LDS is short for your local dive shop and usually a great place to see, try on and purchase gear. Most locations also offer scuba tank inspections, fill station, gear repair/servicing. Local dive communities simply can’t exist or flourish without a LDS with a good reputation.

Having a properly fitting mask from the beginning is vital. If you visited your local LDS staff, they should helped you determine if the mask you liked properly fit your face type.

If your mask just started to leak after not having issues, there are a couple of things that can be happening. Your mask may be too loose or too tight (yes, that will make it leak!), the strap may be too low/too high on your head (it should rest on the crown on the back of your head, it may have a tear in the skirt material or, for men, you may need to groom your beard to allow for a better seal.

If you find yourself smiling a lot underwater (we sure do), you’ll find it can also flood your mask. We haven’t found a mask (outside of a full face mask) which prevents flooding when smiling.

A technical diver is a catch all title for divers who have undergone extensive training and obtained certifications which allow them to go beyond recreational or no stop time limits. It’s important to note these divers acknowledge the safety factors in doing so and have developed a precise skill set & equipment inventory which maximize their safety in doing so.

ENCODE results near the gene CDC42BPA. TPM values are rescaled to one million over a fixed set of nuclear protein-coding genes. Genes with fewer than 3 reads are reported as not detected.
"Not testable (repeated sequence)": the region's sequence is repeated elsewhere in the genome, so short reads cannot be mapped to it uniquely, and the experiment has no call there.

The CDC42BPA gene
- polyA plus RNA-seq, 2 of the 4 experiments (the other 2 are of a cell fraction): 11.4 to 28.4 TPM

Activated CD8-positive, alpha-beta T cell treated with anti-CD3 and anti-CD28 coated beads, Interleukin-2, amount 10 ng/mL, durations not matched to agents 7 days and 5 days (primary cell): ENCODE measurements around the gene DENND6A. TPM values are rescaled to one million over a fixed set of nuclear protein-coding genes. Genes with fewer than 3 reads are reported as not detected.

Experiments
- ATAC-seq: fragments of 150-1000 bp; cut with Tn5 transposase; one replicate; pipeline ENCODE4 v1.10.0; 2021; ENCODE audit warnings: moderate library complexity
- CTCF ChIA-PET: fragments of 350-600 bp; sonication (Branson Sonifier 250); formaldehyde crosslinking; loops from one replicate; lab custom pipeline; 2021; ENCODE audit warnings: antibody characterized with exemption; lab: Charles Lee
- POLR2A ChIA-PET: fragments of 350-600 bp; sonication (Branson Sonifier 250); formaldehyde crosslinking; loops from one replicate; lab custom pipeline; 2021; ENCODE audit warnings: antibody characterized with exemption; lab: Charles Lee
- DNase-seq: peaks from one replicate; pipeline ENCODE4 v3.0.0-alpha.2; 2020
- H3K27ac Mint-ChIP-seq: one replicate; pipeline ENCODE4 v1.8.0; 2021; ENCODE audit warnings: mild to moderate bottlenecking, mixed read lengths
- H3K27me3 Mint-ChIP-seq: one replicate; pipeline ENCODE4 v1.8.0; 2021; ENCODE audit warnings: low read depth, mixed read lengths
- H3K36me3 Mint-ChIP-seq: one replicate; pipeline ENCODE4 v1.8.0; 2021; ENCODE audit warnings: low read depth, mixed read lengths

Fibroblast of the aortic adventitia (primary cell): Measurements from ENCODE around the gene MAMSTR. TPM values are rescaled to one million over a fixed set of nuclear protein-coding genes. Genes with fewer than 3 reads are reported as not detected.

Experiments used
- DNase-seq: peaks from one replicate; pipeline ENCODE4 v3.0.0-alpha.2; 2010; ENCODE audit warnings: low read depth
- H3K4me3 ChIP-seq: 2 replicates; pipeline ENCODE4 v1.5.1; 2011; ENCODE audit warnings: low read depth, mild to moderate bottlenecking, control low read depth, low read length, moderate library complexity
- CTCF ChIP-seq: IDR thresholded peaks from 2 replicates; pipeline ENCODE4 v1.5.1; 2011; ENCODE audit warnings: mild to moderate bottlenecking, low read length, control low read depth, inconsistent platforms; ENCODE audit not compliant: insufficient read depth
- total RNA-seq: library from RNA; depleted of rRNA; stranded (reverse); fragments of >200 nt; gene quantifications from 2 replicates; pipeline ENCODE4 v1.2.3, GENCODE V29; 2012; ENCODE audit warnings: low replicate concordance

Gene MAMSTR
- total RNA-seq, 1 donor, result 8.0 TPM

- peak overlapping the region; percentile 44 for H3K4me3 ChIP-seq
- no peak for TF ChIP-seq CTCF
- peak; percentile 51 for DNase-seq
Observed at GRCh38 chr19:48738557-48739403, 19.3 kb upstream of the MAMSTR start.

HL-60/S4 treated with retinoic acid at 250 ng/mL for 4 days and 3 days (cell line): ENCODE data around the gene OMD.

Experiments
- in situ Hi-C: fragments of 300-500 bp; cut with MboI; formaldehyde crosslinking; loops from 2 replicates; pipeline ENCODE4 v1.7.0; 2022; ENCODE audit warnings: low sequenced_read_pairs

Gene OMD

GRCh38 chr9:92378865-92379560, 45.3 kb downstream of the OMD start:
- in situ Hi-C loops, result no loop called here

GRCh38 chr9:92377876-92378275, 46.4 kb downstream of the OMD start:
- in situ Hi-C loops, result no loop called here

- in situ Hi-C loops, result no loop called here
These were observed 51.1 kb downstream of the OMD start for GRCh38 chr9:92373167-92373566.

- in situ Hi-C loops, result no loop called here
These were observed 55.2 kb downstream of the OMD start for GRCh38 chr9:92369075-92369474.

For some people, it may certainly be unnerving, at least at the beginning. Night diving has a lot to offer that daytime diving does not. You are much more likely to see nocturnal creatures like octopus, lobsters, and crabs as well as see completely different behavior from creatures you know well.

While most pictures of scuba diving feature also limitless visibility, that’s not necessarily reality (unless you live in the Caribbean – in which case call us, we should be friends). Many bodies of water have less than perfect visibility and that requires a different skillset. The best way I can explain it is by using flight terminology. When you earn your private pilots license, you operate under VFR (Visual Flight Rules). If you plan on flying in low visibility conditions (night, rain, etc), you’ll have to undergo IFR (Instrument Flight Rules) training. Same goes for diving. While watching your gauges while diving is less complicated than flying a plane at night, you’ll want to make sure you full understand your computer and practice in controlled environments. 

We offer certifications in night/low visibility diving if you’d like to gain more experience.

Go diving of course! We highly recommend taking a refresher course with an instructor if it’s been a while since your last dive. Diving skills are perishable and we offer refresher scuba courses which get you back into the water with an instructor to run you through skills, dive around some and essentially get you comfortable in the water again.